Finding e-mail addresses is light-years tougher and more frustrating today than it was a decade ago.
Difficulties have grown as the number of people using electronic mail spiraled from a few hundred thousand in the early 1990s to almost 50 million today. With no comprehensive national e-mail directory, finding an address can become a needle-in-the-haystack proposition.
Several problems are fueling the situation: One is the deluge of junk e-mail, which makes people reluctant to register their names at e-mail directory sites. Another is the online money crunch, in which once free web sites are scrambling for income.
Consider one example. A web site called Four11 used to have an uncanny ability to track down e-mail addresses. Yahoo, the popular search engine site, bought Four11 in 1997, and incorporated it into Yahoo's “people search” function, available with a click on Yahoo's home page.
Now those Four11-powered searches often are unproductive. The results of a free “basic” search seem to include an unusual number of addresses from Yahoo's own e-mail service. When the free search fails, it points users to a fee-based “enhanced” search service that starts at $9.95 and provides other information about individuals.
Is there really an incentive to maintain a comprehensive address list for basic searches? Web sites are learning that it's silly to give information away free when you can sell it.
The most highly recommended e-mail directories include Four11 (www.four11. com), InfoSpace (www.infospace.com), Internet Address Finder (www.iaf.net), Lycos People Finder (www.whowhere .lycos.com), Switchboard.com (www3. switchboard.com), Bigfoot (www.big foot.com), MetaEmailSearchAgent (http://mesa.rrzn.uni-hannover.de), and Infobel (www.infobel.com/World).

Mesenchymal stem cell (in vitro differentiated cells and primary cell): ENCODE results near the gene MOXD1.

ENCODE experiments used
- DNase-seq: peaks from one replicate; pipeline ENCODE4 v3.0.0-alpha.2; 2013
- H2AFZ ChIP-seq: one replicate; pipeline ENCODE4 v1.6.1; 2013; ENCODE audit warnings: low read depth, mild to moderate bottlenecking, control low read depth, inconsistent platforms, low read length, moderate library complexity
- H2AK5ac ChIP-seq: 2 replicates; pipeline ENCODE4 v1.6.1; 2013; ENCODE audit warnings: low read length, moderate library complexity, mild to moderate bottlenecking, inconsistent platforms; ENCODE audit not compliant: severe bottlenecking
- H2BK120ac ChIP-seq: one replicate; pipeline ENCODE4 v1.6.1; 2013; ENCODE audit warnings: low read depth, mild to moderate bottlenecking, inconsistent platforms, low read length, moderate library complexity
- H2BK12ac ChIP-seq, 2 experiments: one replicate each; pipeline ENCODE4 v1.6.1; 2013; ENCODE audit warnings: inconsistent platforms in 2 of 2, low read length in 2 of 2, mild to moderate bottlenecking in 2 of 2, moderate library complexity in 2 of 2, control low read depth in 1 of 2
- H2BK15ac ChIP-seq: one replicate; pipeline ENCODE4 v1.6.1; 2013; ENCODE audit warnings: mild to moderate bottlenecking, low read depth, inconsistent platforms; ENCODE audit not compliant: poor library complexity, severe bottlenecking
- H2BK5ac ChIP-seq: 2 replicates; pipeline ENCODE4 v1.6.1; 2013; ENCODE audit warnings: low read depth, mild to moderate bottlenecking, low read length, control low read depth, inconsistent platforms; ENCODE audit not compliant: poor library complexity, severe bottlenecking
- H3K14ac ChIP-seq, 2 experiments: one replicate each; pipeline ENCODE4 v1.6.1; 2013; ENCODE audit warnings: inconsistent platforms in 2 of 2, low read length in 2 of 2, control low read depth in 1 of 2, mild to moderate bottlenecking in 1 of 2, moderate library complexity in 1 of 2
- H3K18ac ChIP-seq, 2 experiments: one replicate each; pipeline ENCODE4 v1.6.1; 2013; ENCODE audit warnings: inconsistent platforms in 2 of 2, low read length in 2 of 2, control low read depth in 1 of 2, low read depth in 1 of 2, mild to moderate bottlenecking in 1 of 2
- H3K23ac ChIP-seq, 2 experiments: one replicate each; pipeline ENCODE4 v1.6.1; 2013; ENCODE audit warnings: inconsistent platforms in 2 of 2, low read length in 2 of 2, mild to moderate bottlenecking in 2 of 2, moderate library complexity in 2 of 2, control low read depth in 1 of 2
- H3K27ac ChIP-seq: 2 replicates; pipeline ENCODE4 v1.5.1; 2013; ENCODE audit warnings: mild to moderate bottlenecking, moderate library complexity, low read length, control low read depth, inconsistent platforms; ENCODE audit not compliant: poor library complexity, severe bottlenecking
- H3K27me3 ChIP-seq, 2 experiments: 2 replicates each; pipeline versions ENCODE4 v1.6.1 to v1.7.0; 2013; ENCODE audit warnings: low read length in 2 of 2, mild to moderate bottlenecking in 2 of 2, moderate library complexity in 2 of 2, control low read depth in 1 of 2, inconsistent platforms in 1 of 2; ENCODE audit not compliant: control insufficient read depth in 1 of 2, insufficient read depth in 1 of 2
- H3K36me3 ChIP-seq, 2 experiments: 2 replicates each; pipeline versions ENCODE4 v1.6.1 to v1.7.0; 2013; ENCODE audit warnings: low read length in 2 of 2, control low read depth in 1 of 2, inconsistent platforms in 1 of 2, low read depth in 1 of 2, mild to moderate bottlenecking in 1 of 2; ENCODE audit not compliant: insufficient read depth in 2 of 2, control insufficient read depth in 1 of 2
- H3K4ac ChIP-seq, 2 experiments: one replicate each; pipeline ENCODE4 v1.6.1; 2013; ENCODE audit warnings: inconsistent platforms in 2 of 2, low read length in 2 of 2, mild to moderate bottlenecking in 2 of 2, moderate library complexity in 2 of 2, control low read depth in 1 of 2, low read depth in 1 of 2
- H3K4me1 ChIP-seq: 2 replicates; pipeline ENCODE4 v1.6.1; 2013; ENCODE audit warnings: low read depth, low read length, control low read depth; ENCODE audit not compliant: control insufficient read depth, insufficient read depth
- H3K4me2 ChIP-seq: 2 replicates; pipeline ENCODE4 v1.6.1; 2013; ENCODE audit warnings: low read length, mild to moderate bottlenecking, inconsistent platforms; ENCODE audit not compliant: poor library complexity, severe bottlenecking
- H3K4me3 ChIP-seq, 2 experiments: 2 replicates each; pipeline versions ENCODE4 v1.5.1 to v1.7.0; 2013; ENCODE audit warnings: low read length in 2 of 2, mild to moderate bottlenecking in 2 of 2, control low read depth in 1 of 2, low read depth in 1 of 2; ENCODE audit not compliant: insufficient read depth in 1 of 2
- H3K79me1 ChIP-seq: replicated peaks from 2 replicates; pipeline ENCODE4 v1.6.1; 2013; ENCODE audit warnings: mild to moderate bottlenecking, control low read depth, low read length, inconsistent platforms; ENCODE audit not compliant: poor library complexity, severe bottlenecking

Give them a test, as I did. Search for someone who absolutely, positively does have an e-mail address - yourself. The odds should have been much better in my case, because I have four e-mail addresses. Nevertheless, I was a nonperson to those directories.
When e-mail directories fail, there are plenty of alternatives. Direct contact may be the best. For some reason, many people are reluctant to simply call an individual on the telephone and request the e-mail address: “Could I have your e-mail address so I can send some information without taking up your time on the telephone?”
If time is not a consideration, write the person a paper letter with your own e-mail address. Ask the person to send an e-mail so you can reply.
Another option involves searching for the person's name on the Internet. The results may include documents containing an e-mail address, or other information that can lead to an e-mail address.
One is place of employment. Some company web sites offer employee directories that include e-mail addresses. Most colleges and universities offer faculty, staff, and student directories that include e-mail and other contact information. If not, try searching for the individual's name with the general search tool on the web page. The results may include an e-mail address.
Educated guesses can be surprisingly accurate. Suppose you want to e-mail John Doe at the Smith Corporation, which has a web address of www.smithcorp.com. Doe's e-mail address probably is a combination like firstname.lastname@example.org, email@example.com, firstname.lastname@example.org, or email@example.com.
Try requesting an address via the page's “Contact Us” link, or e-mail the web site's postmaster (firstname.lastname@example.org).
The “Contact Us” address, or other e-mail addresses on the web site, can provide clues to the exact format.
Michael Woods is the Blade's science editor. His column on computers and technology appears each Saturday. Email him at email@example.com.
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